Idly perusing, as one might, some of the feedback reports from the Working Groups at the 1980 Liverpool Pastoral Congress (LPC), I was astonished by the depths to which delegates believed lay people should be allowed to get involved with and regulate the preparation for the Sacrament of Matrimony. I was perhaps less surprised by the insistence that those being prepared should be informed about all forms of birth control, though compulsory instruction on Natural Family Planning was a surprise (and, I believe, though some of you might disagree, this betrays the contraceptive mentality that wants everybody told about unnatural family planning as well).
This shows the LPC at its worst. It might be unkind to portray them as a bunch of middle class Catholics with a middle class agenda and lots of time on their hands to implement it, but there we are: unkind, but true.
This was the group chaired by (as he was then) Fr Vin Nichols. It reported upwards to another committee which incorporated this report into its own report about Marriage and the Family.
When thinking about the Synod on the Family this autumn, I think Cardinal Nichols has got it wrong: it is a battle between contesting sides, and there will be collateral damage, as there already has been, to the Church, to the Magisterium and to authority. But this isn't all the fault of a few German Cardinals in 2014/15: the rot has spread widely and deeply over a long period. This is an illustration.
SECTOR C TOPIC 7
EDUCATING FOR MARRIAGE
Chairman: Fr Vin Nichols
I. EDUCATING THE WHOLE CHURCH
In order to develop care and respect within the Church, and to present marriage as a vocation equal in importance to the religious life we propose that:
1. the local Church celebrate the goodness and beauty of married life as the human expression of God's love in prayer, sermons, anniversary Masses and a cycle of Mass themes drawn from married life;
2. the local Church develop the life of its families through adult groups for discussion and learning, reflecting in faith on life-experience and providing broad education, e.g. health education and parent skills;
3. the local Church call on married couples to be the main source of practical care to those in need and for preparation of the approaching marriage;
4. the local Church pay particular attention to involving non-Catholic partners in prayer, worship and activity. They are part of the witness to God's love in marriage, and part of the richness of each parish.
The particular problems facing mixed marriages must be studied by the Church.
The parish is the seed bed of family life and the main support of parents as the first educators of their children;
5. the Church must discover ways of listening to the experience of married people, especially their understanding of the meaning and implications of a permanent sexual relationship. This experience is vital for a coherent and developed teaching on marriage which will speak to people of our day, and must be shared in an atmosphere of care and non-judgemental acceptance.
II. EDUCATING SOCIETY
The Church must constantly educate society, including its own members, to respect the fundamental value of life, permanent marriage and parenthood. We propose that the bishops and the body of the Church speak out for those conditions within which family life can flourish:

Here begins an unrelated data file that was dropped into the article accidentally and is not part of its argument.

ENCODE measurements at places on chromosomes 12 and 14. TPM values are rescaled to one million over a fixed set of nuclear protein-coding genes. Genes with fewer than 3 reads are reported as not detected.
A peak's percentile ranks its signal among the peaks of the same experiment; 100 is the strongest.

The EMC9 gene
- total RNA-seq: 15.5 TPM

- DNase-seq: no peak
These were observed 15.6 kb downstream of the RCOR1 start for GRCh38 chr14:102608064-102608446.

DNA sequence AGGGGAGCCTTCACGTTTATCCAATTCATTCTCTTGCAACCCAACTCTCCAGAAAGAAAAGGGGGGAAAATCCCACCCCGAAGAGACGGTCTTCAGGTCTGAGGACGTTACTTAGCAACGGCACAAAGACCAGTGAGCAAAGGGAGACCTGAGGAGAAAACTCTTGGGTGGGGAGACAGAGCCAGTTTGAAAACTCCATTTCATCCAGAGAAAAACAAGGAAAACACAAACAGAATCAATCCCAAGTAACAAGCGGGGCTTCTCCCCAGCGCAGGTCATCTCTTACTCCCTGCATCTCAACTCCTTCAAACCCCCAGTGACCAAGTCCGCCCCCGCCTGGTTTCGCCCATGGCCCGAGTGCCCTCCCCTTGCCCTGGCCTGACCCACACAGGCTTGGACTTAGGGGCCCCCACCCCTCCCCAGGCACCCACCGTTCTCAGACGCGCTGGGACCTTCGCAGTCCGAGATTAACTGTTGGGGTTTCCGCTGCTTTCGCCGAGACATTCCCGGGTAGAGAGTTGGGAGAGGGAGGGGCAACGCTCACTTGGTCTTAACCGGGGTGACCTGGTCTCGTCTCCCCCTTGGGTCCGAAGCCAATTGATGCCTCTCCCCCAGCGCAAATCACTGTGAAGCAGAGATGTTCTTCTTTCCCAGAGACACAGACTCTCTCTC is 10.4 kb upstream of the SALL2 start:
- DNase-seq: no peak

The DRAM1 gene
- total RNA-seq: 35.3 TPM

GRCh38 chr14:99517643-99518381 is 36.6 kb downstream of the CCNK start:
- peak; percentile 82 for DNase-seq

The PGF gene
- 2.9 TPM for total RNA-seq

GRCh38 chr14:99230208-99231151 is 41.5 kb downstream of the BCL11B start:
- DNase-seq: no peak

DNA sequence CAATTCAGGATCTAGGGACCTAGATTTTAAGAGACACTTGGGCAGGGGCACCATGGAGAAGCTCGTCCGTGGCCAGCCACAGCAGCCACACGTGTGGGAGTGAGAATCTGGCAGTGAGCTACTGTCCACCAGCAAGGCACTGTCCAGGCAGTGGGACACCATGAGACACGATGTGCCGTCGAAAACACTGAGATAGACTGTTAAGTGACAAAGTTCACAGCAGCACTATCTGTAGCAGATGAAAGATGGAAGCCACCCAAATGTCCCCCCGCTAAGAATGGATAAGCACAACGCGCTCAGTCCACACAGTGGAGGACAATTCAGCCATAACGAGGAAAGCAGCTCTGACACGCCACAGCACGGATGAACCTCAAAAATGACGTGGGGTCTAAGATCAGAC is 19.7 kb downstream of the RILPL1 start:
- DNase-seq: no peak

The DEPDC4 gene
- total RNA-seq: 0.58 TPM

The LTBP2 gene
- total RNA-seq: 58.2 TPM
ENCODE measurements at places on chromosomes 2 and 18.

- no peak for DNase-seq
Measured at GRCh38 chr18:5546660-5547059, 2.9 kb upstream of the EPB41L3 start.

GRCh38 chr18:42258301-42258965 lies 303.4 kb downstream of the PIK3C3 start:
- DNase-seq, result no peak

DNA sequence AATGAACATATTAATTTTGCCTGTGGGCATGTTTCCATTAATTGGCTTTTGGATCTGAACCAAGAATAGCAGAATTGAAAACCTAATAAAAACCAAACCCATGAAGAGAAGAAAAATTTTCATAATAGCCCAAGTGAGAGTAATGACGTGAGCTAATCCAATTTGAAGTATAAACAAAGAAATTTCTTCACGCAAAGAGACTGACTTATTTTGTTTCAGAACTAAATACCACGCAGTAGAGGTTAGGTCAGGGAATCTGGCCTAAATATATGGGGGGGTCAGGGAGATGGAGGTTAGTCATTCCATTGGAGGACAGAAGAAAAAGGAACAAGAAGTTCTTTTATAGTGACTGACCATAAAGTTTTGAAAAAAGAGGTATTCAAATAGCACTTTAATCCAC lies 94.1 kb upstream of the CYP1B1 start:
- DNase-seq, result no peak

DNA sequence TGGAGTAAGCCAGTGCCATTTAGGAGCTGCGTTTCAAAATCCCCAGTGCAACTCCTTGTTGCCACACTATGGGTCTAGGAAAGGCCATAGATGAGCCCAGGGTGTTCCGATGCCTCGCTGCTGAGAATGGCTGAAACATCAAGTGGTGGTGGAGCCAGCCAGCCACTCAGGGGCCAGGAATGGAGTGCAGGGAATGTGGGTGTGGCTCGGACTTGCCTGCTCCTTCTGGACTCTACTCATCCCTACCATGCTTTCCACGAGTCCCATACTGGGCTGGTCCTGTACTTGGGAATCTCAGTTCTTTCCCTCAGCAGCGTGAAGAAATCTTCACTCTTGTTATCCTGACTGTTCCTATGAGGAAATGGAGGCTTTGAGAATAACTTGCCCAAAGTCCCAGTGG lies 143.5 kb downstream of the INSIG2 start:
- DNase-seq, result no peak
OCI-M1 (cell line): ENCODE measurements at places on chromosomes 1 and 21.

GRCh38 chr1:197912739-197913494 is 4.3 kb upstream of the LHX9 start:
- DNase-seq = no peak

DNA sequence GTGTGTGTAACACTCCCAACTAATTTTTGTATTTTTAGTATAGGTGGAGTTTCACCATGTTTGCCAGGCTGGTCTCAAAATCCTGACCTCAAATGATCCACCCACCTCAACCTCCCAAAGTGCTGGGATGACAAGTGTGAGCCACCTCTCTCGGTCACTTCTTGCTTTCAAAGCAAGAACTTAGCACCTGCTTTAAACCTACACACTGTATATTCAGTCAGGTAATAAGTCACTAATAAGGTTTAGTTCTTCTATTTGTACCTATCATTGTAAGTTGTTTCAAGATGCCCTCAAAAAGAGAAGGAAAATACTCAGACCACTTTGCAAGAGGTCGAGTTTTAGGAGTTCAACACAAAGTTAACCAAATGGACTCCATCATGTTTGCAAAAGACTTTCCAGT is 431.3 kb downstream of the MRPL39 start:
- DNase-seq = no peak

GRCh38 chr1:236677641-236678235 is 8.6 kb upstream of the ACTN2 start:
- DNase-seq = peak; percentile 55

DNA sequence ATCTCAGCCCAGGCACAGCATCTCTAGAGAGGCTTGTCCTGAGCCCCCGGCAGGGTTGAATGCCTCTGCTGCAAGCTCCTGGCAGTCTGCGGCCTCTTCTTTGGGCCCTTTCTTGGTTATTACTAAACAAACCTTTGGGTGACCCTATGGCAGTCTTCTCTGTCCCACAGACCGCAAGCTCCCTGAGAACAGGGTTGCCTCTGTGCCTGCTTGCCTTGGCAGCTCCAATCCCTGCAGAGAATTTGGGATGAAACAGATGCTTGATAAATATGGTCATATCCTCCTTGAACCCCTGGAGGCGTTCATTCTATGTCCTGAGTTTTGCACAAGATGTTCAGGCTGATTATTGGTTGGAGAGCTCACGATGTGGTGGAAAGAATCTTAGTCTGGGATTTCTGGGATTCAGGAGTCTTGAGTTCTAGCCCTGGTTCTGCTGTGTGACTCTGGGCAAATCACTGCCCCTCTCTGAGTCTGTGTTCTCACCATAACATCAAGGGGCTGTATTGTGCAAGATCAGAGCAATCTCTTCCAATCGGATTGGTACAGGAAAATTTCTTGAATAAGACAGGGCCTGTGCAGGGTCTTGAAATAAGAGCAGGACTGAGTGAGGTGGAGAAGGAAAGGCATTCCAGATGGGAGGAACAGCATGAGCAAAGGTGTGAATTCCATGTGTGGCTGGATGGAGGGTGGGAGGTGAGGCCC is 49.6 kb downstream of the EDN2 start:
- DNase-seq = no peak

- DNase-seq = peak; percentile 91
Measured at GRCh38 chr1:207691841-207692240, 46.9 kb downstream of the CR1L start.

adequate family housing, including the extended family, with appropriate mortgage facilities and development of housing associations.
that tax and allowance systems give most support to the family especially for young mothers and young families.
by encouraging flexi-time and other policies regarding job transfer to minimise damage to family life and to attend to the effect of unemployment on the family.
A national working party must study these issues (Note 1) and make recommendations to the bishops so that these questions become an accepted part of the church's teaching on marriage. The Church must cooperate here with other groups of similar convictions.
The church must call for as much public finance for service research and education in natural family planning as that given to artificial methods of birth-control. The Church must call for respect for pregnancy and parenthood in the Health Service so that people are not pressurised towards abortion and sterilization.
The Church must support and develop the use of the media to promote the positive aspect of married life through joint Christian ventures commissioning and sponsoring plays and productions in TV and radio. The experience of happy marriage and the holiness it brings must be explored with people of other faiths and presented powerfully to the public.
III. EDUCATING THE INDIVIDUAL
Educating a person for marriage begins.at birth and is continuous throughout life. It is primarily the responsibility of parents; their influence, and that of the local community, cannot be overstated.
A. Schools play an important part. We propose:
1. that all Catholic schools, by their administration, timetable, staffing and discipline endeavour to create a caring Christian atmosphere;
2. that schools develop open and respectful relationships with parents, involving them fully in the life of the school;
3. that, with the help of married people and outside bodies, they positively prepare pupils for life and marriage (Note 2);
4. that training for life-relationships should be based on the principle that the educator starts from whatever stage of development young people are at, and the relationships they are at present engaged in. These experiences must be reflected on together, in the light of faith, bearing in mind especially the child with unsettled family background;
5. that Colleges of Education explicitly prepare teachers to explore with pupils their experience of relationships, to help them acquire necessary skills, and to find Christ in their daily lives;
6. that this training for marriage and life be encouraged in non-Catholic school by our word and example (Note 3);